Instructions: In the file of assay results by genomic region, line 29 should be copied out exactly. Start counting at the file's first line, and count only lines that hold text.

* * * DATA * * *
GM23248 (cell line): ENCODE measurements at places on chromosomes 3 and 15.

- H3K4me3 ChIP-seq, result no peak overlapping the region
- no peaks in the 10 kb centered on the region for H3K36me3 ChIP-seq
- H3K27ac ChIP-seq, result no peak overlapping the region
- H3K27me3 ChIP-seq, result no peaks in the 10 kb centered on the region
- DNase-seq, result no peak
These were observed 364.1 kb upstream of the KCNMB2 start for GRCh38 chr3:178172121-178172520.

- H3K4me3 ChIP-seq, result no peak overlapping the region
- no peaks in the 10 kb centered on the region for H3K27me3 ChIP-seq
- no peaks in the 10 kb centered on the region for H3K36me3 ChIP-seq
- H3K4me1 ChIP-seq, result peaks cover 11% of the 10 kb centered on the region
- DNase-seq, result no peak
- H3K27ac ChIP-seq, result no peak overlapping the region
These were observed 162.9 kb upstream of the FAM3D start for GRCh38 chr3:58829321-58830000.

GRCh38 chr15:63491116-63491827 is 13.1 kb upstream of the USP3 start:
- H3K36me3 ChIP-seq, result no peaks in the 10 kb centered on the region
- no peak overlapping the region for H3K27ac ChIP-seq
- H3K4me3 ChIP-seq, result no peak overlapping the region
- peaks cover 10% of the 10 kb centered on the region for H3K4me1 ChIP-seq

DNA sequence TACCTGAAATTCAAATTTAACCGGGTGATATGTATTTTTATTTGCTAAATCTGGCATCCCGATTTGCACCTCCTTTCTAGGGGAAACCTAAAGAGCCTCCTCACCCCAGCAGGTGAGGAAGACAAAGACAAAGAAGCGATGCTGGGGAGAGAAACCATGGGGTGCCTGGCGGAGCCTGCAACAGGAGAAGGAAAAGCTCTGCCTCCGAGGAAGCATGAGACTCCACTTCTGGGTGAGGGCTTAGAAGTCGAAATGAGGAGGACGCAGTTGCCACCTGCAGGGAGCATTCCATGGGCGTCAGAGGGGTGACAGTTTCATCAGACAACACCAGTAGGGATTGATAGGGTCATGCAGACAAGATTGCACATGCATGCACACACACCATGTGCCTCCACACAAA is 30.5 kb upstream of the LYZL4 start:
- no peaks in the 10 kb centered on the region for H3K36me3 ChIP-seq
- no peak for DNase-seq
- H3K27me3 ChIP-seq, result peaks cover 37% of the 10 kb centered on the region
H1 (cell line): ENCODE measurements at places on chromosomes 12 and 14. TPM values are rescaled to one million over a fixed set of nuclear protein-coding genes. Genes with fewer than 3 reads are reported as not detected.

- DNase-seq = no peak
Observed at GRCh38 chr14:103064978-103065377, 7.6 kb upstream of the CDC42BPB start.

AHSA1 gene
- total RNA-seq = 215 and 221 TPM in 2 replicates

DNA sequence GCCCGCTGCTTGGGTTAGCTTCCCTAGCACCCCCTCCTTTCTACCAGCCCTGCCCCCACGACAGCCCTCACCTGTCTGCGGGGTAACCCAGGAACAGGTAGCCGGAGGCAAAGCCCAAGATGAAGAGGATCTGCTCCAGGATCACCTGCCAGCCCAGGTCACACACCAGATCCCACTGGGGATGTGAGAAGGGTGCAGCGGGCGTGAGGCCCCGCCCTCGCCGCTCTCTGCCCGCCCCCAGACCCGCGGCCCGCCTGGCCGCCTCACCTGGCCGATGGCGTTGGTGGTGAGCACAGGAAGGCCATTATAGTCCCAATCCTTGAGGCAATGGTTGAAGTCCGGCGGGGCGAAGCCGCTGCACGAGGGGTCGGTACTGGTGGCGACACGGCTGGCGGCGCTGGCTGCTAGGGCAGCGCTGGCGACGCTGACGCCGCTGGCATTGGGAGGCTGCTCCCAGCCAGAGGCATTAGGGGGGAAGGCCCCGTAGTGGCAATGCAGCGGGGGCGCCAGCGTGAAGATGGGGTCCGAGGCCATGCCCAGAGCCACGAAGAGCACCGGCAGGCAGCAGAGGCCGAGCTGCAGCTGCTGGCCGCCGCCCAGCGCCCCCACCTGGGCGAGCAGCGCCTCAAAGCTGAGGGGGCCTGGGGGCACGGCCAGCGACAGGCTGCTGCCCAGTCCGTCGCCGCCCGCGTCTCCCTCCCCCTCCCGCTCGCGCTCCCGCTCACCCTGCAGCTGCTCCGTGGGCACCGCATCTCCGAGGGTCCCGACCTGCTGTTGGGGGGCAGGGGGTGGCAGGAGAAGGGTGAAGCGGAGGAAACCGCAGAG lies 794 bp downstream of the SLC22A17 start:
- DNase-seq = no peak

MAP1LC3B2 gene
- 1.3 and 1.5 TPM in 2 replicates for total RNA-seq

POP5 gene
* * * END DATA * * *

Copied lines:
DNA sequence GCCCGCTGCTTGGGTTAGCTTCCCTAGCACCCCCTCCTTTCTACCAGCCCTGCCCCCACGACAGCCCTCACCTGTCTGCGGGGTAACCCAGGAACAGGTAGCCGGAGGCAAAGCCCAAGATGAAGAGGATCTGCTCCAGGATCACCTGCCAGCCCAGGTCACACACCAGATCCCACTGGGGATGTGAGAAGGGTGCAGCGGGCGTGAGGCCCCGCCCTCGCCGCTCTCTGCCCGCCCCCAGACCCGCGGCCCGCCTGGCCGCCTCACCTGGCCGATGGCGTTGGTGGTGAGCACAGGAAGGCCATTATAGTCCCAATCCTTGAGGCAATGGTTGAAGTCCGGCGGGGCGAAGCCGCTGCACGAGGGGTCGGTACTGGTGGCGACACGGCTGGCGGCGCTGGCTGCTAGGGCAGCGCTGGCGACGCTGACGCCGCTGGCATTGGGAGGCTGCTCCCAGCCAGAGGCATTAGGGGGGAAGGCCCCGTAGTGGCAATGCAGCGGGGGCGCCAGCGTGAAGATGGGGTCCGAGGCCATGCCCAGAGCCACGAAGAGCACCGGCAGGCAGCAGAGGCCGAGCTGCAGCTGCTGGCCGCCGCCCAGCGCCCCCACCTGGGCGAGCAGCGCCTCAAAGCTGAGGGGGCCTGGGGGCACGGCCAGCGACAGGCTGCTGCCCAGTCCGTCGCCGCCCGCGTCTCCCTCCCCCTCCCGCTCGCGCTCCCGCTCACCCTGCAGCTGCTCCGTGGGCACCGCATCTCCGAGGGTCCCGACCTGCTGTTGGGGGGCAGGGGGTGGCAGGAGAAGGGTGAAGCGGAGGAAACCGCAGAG lies 794 bp downstream of the SLC22A17 start: